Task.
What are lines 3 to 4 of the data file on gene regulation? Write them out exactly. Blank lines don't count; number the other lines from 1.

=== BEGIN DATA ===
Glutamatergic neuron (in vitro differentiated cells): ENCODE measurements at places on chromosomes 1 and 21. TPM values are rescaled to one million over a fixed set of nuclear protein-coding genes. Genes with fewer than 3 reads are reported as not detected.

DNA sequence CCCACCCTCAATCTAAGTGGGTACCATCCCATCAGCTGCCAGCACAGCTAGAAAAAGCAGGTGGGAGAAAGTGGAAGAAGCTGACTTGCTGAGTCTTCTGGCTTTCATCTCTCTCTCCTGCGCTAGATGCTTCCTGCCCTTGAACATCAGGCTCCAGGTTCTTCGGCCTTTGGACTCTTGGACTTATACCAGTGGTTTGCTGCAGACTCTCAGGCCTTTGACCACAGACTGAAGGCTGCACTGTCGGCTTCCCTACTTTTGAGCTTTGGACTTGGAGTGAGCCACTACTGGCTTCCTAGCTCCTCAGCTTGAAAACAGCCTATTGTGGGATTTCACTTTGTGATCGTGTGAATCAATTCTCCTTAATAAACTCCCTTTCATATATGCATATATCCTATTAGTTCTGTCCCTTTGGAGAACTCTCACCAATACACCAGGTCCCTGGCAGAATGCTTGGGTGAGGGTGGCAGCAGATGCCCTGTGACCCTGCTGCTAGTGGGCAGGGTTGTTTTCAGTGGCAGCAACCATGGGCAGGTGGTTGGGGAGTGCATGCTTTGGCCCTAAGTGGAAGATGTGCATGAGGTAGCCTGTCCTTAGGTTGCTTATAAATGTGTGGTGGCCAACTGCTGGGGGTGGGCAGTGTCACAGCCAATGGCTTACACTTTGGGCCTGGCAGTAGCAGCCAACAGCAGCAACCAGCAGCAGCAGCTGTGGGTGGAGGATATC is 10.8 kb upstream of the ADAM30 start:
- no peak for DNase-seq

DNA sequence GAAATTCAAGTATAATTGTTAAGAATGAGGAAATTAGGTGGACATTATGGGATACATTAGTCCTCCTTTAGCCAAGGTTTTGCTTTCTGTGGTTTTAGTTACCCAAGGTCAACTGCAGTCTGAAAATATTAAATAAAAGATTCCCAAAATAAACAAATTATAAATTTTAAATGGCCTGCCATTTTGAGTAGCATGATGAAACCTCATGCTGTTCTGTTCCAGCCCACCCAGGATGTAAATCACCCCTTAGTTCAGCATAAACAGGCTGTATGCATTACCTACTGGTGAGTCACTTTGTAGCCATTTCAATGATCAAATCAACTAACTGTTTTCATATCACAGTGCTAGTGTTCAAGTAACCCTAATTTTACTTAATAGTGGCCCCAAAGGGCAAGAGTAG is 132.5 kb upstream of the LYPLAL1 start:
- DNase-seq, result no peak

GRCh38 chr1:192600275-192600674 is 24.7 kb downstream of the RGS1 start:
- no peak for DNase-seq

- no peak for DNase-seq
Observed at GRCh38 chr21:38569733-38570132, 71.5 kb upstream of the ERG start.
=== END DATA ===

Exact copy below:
- no peak for DNase-seq

DNA sequence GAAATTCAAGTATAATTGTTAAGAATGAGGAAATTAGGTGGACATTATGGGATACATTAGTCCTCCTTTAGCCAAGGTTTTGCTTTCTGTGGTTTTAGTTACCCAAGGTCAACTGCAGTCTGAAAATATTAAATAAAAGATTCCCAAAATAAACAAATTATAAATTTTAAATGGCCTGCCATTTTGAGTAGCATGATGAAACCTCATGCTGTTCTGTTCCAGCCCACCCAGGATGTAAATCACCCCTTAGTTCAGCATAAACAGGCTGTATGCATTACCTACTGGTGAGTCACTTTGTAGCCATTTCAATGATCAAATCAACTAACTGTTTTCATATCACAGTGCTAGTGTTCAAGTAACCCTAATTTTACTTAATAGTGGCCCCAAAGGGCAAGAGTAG is 132.5 kb upstream of the LYPLAL1 start: